At some point (like clockwork, as much an annual tradition as the Turkey or the pies), our mother would wake our father and he would exclaim, “I thought I said no one up before nine am!” and he couldn’t hide his smile to our laughter at the ludicrous suggestion we’d be up any later than five. It was always cold out during those Long Island years, and often snowy, but we weren’t going outside so it just added to the magic. Dad would be in his robe and slippers and he’d head to the living room as we gathered on the stairs and waited for him to plug in the multi-colored lights on the tree, and those on the rail, bringing to life the otherwise dark room. Mom had, of course, already organized whatever presents we would get into separate piles, and Dad would stand back and she directed us to the right area under the branches, though sometimes it was obvious if an unwrapped toy appeared, clearly already wished for by one of us. Dad would sit on the couch and watch in joy, even through the stream of “Wow, thank you Mom!” wishes continued.

It wouldn’t be long before the aromas of breakfast mixed with the onions and bell seasoning already underway for the stuffing, and eventually we’d need to get dressed, if not for church since we might have attended midnight mass, certainly for the droves of family who would soon fill the rooms. It was a beautiful way to grow up. I do not know the possible stresses, fears, and sacrifices that went on behind the scenes—that’s how good they were at it. Then, much later in the day, after everyone else had left and we had all settled into the routine of looking at our gifts again, Dad would emerge from some closet with his gifts for each of us—books he had personally picked out, bought, and wrapped. It remains one of my favorite memories of all of my memories of my dear father.

It’s in the fifties here today along the Chesapeake, and sunny. This is one of those days each year where I’ve been up so long and have done so much that it feels like it should be six hours later than it is. My sister and brother and nieces and nephew are all off in various parts of the country with their families celebrating their Christmases, all of us with some common traditions, all of us with our individual touches to the holiday. Certainly all of us fortunate enough to be celebrating Christmas, laughing and telling stories, enjoying the food, the drinks, the sounds of football or Christmas music, and even the welcome sounds of a newborn trying to stretch out his new skin. We are, to be sure, at peace today. Anyone with family today is engulfed in traditions which help balance our lives; they bring peace to our soul while providing some shared space not only with each other but with the idea of our ancestry, the hope of our posterity.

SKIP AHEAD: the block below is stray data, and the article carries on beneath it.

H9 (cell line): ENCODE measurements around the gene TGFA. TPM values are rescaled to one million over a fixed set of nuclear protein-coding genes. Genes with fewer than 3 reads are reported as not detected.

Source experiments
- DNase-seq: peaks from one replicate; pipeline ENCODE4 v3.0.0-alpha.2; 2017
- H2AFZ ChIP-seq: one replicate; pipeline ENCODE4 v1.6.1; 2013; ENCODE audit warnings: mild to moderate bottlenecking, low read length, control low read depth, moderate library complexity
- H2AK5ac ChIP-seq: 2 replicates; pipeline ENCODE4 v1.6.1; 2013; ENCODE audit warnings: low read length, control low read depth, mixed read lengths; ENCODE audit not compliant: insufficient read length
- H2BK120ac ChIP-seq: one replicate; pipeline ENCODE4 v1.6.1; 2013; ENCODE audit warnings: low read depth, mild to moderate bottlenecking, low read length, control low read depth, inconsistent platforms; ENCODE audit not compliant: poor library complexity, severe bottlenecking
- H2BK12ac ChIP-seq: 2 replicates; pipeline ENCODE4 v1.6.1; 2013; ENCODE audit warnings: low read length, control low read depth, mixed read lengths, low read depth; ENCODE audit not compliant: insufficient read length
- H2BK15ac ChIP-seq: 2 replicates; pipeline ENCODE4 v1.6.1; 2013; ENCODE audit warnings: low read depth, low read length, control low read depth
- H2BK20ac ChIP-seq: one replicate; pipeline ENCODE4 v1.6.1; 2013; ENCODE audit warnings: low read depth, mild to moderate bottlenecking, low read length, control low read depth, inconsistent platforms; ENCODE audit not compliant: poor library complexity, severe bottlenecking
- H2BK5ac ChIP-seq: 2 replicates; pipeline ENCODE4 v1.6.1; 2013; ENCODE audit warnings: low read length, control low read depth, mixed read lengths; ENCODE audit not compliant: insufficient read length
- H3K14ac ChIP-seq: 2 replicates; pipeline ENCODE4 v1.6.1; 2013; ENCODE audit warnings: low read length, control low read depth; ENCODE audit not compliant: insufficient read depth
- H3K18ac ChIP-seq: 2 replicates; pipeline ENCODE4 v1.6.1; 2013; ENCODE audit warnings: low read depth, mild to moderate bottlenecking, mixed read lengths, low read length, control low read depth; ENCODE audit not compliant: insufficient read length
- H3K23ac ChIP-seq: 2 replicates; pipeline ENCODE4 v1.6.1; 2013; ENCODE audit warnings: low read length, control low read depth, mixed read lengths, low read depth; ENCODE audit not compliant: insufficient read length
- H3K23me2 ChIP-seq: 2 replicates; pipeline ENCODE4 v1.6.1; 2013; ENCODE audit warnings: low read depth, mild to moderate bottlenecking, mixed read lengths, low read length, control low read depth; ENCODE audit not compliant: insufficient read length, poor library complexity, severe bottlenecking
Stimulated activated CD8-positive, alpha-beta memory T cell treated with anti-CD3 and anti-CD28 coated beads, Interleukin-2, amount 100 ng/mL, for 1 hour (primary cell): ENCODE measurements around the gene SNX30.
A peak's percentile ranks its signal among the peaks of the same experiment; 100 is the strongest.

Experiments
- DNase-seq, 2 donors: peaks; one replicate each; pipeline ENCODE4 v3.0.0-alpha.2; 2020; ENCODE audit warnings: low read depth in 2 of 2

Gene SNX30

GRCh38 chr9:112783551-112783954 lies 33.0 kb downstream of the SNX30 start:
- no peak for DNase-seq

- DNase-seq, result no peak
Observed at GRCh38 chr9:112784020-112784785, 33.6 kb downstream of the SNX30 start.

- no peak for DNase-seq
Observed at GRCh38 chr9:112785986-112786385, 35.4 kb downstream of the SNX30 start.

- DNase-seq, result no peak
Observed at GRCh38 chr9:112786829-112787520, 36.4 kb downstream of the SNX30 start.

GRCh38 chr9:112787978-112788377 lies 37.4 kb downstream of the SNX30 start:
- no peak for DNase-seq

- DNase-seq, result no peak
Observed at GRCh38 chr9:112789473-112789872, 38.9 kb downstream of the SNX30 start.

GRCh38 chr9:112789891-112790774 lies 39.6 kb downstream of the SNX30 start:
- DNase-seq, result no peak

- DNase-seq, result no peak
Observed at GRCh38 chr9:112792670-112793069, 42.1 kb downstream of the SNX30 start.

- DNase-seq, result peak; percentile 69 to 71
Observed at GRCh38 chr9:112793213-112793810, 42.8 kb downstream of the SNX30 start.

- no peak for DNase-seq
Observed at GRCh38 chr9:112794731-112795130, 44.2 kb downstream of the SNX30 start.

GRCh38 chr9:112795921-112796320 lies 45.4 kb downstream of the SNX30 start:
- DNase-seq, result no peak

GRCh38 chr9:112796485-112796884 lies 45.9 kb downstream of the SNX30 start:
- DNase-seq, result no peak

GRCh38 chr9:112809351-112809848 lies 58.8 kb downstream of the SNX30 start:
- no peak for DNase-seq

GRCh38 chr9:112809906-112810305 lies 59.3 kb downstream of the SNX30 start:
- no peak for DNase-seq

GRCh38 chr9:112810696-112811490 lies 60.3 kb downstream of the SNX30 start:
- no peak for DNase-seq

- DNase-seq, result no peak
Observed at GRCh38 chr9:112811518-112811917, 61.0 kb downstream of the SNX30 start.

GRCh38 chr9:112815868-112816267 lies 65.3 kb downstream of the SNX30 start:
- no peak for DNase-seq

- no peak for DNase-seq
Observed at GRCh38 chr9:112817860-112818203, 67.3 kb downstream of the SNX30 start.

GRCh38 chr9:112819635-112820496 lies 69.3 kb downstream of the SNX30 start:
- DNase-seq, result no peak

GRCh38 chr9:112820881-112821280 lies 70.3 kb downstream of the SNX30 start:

My father used to sit to the side for most of the holiday and enjoy being surrounded by his family. He’d carve the turkey, and of course disappear toward evening to get the books to give to us, but I picture him most in his chair, watching a game, laughing with us, waiting for Mom to call him to duty in the kitchen. He has moved on, and whatever there might be to know after this life of ours, well, he now knows, and that too brings me great peace.

Two deer stand nearby in the woods, cautious but not fleeing. It’s so quiet out. Absolute peace stretched out like canvas in all directions. On the water some ducks ease by.

I miss the days before society took “nearby” and “not far away” and tossed them to the strong breezes of technology and One World. In that small house around that small table when I was a child were so many relatives it is crazy to conceive how we pulled it off. But no one cared—we were together. Everyone was close enough to “drive over,” and by the time the turkey came out of the oven, a small crowd was sitting and standing and outside and in, laughing and sharing serious moments, because it was Christmas.

The sun is getting low and its getting chilly. I’m going inside again. I bought Michael a book at a local nautical shop and I need to wrap it and “surprise” him with it all these hours later in the day after the lift of Christmas has settled down. And he will be gracious enough to act surprised, just as we did with our father when he would predictably surprise us with books forty and fifty years ago.

Well, except for one time. We had all settled down and we were sitting quietly, even the television off, the games had ended, dinner was done. And my sister looked at our father and said, with a smile, “Okay, so where are our books?”

Thank God for memory. I love we are graced with memory.

 

Merry Christmas